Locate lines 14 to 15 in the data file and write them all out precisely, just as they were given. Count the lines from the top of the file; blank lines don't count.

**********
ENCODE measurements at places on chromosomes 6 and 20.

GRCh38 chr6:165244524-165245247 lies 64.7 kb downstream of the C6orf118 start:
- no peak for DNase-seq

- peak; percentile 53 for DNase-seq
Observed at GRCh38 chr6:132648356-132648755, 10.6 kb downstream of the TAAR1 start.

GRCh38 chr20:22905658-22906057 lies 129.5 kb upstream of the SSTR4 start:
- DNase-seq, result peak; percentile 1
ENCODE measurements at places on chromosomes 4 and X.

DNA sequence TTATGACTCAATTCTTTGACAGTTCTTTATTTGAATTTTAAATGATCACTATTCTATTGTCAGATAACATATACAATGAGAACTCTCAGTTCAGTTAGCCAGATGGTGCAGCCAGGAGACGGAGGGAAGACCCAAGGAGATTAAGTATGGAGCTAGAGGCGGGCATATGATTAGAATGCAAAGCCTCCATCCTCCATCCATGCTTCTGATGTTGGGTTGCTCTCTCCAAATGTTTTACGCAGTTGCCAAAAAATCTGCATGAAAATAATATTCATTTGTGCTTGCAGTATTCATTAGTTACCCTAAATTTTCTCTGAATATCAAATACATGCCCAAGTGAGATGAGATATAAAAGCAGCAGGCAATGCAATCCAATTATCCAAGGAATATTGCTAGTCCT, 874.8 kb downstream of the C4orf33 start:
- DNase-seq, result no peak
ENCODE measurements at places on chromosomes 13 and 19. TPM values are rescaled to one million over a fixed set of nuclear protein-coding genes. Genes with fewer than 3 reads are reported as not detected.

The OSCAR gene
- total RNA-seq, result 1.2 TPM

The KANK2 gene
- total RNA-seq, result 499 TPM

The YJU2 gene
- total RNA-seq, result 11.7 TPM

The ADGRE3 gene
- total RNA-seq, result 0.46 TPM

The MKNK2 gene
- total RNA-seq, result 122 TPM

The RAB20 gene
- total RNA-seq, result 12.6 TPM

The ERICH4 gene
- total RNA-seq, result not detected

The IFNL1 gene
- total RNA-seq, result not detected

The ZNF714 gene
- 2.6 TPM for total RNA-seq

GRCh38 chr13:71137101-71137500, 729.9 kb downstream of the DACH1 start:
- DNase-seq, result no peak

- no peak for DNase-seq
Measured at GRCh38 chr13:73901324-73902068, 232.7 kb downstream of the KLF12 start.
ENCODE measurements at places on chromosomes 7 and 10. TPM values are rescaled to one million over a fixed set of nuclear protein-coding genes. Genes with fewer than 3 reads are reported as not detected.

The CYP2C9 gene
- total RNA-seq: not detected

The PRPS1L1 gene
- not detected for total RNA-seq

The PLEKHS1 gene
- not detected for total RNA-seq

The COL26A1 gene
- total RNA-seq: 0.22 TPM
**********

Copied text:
The KANK2 gene
- total RNA-seq, result 499 TPM